After more than 30 years in the Navy, USS Anzio (CG-68) and USS Hué City (CG-66) decommissioned this week.
Anzio, which was commissioned May 2, 1992, ceremonially left the fleet on Thursday during a ceremony at Naval Station Norfolk, Va., in a ceremony attended by the current crew and plankowners of the ship. Hué City‘s decommissioning ceremony, also held in Norfolk, was Friday.
Hué City, commissioned Sept. 14, 1991, and served 31 years in the Navy. The ship was built by Ingalls Shipbuilding and is named after a Vietnam War battle, the only warship to bear a name from the conflict.
Hué City, deployed multiple times over its 31 years of service, including providing humanitarian support in New York following the Sept. 11, 2001, attacks. Between 2002 to 2017, the ship deployed seven times in order to support Operation Enduring Freedom and other efforts in the Middle East.
“Her crew sailed with the full knowledge of the heritage that sailed with them and in striving to remain true to it, built a legacy of success of their own,” commanding officer Cmdr. Thad Tasso said in a Navy statement. “As she now takes her rightful place in our Navy’s history, I can think of no more fitting epitaph for her service than ‘she was worthy of the name she bears’.”
Anzio was built by Ingalls Shipbuilding, with her keel laying in August 1989. The ship is the second ship to bear the name Anzio, named after the invasion of Anzio and Nettuno, in Italy, during the second world war.
Over 30 years of service, the Ticonderoga-class guided-missile cruiser deployed multiple times, including on a maiden deployment in October 1994. The ship supported Operation Iraqi Freedom, according to the service.
One of the Anzio plankowners at the decommissioning ceremony was retired Capt. H. Wyman Howard, the first commanding officer of the ship. When the ship was first commissioned, 400 sailors came aboard, most in the early 20s with little sea experience, he said.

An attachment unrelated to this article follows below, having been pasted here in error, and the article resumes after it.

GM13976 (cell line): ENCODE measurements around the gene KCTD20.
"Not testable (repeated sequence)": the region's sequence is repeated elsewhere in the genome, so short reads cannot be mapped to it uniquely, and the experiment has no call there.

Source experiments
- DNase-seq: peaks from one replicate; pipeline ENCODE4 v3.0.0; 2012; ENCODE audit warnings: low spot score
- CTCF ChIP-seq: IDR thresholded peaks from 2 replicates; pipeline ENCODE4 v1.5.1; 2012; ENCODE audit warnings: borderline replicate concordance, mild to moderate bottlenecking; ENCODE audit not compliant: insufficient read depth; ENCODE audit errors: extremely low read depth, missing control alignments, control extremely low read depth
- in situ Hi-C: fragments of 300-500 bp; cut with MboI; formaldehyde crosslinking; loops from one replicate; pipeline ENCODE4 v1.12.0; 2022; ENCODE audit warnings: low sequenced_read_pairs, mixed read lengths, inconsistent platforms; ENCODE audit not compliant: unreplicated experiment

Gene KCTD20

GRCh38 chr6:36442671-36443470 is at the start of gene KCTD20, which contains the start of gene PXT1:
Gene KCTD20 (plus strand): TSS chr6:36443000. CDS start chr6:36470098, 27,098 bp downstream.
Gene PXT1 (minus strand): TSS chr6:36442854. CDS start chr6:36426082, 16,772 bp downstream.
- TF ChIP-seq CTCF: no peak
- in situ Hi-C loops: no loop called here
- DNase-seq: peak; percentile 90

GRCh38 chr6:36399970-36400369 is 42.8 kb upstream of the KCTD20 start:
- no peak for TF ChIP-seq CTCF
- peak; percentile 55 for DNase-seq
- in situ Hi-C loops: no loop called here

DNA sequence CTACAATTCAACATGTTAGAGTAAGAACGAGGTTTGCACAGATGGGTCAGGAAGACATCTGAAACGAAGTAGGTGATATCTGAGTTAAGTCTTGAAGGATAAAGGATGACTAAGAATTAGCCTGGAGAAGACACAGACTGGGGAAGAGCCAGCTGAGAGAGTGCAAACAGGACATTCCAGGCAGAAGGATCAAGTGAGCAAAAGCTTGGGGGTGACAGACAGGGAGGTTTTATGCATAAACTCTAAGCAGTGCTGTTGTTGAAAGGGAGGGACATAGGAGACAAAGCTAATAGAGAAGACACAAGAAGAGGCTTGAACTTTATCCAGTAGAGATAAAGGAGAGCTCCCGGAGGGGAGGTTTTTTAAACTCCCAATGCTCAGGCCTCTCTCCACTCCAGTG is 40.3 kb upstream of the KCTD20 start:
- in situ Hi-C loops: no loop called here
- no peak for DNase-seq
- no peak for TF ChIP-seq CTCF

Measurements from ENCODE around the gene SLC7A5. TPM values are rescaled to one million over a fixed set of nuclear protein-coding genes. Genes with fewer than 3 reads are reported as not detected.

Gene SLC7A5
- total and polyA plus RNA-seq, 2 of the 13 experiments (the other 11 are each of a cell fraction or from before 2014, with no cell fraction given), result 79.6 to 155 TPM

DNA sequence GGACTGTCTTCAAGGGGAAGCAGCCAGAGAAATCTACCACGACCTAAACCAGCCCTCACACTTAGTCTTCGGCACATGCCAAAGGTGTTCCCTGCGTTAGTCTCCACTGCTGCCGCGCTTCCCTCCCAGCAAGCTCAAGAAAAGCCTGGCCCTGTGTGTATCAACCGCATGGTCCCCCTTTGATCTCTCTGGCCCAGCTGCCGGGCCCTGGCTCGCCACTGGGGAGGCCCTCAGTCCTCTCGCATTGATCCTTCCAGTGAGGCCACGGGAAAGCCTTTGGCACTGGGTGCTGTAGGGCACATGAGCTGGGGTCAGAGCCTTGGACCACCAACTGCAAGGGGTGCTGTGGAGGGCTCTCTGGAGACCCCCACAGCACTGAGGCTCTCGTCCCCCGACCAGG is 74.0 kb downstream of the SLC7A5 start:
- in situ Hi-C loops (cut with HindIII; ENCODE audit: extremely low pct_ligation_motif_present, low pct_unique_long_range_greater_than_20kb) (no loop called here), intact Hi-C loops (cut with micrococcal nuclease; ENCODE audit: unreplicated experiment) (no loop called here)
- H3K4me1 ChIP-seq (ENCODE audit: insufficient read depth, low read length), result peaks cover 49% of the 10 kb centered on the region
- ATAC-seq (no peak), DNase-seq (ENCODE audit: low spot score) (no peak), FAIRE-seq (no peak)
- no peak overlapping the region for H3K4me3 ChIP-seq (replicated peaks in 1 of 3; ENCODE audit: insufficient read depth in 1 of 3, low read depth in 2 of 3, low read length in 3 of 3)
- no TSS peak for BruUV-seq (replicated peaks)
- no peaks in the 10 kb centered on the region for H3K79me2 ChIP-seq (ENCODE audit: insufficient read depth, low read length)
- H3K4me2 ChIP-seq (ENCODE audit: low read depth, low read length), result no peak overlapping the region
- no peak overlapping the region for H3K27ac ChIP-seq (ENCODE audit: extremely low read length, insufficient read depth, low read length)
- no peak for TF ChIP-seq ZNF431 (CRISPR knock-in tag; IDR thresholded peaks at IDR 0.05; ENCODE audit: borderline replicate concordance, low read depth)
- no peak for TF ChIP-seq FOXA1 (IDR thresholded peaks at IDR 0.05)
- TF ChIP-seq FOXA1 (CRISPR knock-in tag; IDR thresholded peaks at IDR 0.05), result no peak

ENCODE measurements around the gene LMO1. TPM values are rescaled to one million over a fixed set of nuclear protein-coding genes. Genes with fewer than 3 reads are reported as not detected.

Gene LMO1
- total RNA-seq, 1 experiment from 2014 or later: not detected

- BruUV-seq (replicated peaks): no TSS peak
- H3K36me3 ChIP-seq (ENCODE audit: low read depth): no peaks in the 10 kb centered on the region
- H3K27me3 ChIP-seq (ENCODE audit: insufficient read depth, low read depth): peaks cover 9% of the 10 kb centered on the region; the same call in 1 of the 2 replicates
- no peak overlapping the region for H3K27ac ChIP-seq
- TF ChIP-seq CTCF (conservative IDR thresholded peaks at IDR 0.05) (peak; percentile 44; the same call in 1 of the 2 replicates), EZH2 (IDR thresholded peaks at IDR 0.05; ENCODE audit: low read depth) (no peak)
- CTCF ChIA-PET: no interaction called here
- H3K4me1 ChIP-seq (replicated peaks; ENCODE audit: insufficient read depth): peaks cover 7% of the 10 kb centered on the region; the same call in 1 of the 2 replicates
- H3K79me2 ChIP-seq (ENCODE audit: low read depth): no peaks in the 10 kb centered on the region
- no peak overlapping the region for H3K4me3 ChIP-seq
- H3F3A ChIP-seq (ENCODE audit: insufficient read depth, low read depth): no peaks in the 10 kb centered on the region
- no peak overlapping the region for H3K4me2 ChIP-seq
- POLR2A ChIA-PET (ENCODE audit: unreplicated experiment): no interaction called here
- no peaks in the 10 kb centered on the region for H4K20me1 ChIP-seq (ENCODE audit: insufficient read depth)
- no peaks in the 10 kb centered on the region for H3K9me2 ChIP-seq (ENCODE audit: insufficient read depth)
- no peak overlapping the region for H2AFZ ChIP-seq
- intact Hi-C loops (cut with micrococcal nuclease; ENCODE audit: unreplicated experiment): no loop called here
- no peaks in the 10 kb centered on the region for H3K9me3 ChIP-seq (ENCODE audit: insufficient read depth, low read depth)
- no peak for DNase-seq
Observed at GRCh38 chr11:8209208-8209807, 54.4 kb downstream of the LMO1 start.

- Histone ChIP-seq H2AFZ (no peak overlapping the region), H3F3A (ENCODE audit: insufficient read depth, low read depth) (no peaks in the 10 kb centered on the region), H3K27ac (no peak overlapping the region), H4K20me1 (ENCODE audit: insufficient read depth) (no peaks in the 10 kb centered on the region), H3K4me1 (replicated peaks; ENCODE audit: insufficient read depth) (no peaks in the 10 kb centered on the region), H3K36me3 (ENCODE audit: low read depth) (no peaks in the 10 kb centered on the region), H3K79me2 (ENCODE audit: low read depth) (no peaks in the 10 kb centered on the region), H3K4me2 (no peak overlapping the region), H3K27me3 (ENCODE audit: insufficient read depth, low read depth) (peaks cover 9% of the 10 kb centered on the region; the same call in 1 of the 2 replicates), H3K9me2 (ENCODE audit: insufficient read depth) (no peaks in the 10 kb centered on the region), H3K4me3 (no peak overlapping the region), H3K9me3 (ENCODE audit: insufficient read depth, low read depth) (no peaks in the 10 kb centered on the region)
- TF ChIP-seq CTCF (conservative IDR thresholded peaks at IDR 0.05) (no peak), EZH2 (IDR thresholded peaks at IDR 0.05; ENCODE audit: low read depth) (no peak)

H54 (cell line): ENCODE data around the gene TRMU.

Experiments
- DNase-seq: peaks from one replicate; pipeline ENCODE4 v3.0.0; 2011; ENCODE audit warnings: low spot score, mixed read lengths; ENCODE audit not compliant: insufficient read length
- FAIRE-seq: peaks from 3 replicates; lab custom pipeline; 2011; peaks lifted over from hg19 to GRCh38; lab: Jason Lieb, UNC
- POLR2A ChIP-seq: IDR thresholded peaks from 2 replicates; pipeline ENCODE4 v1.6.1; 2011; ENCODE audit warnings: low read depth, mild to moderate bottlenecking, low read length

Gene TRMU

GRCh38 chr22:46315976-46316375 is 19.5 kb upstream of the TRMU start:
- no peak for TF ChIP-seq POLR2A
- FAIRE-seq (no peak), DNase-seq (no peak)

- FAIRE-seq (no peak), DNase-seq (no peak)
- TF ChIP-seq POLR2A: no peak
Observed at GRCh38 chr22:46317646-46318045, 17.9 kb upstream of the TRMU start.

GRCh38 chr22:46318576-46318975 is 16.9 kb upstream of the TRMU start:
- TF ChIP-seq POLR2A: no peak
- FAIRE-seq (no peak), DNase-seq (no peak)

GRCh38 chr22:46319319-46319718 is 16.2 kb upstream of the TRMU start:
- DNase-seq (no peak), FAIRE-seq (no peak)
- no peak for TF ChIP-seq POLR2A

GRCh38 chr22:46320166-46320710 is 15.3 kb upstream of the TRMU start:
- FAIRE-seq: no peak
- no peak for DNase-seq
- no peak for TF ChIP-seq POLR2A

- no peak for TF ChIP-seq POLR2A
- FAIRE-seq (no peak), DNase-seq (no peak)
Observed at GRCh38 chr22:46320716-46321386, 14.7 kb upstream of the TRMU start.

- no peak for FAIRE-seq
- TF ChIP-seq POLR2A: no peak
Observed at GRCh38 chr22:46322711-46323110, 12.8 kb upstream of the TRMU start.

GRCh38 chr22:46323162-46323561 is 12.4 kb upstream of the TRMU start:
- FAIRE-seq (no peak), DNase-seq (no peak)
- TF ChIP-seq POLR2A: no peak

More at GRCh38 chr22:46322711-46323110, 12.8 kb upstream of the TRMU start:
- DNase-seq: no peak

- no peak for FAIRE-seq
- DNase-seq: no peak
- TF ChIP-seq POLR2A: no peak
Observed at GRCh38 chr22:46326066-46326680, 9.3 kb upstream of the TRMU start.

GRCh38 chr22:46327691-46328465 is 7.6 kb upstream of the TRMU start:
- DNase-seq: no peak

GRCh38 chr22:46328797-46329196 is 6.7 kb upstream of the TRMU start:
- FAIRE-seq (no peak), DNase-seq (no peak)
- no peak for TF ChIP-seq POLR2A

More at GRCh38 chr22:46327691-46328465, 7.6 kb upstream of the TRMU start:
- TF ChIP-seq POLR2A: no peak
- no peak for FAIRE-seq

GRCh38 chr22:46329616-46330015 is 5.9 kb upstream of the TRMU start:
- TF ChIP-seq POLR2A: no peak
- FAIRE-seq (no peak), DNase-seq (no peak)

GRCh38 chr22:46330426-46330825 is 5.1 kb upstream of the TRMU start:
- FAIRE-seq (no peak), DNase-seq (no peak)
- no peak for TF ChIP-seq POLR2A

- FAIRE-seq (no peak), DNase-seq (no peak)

“Whether you fought at the Anzio beachhead, welded a piece of her steel, supervised her construction, or gave your love and support to us during 20 months of hard work, you are a valued member of Team Anzio,” Howard said, according to a Navy statement. “Thank you for all the hours, hard work, and sacrifices you made to make this day a reality.”
Cmdr. Greg Piorun, commanding officer of Anzio, said that the ceremony marked a strong bond between the sailors who served aboard it.
“From the countless hundreds of thousands of miles traveled to the comradery cemented in foreign port calls, the one thing that holds true is the connections Anzio Sailors made with each other and the bonds that formed during their service together,” Piorun said.
Anzio and Hué City were both part of the Navy’s cruiser-phased modernization program. Anzio entered in 2017 while Hué City entered in 2018. The plan was to keep the ships at the pier in a caretaker state and then modernize them as the older in-service cruisers began to leave the fleet.
The Navy abandoned the plan as the estimated costs continued to grow and instead moved to decommission the ships as part of the Fiscal Year 2022 budget submission.
“If we were to retain those ships for two years – all seven ships – that’s roughly $2.78 billion. The cost to modernize Hue City and Anzio alone is $1.5 billion approximately,” Vice Adm. Jim Kilby told Congress in 2021.
The Navy planned to decommission five cruisers in FY 2022.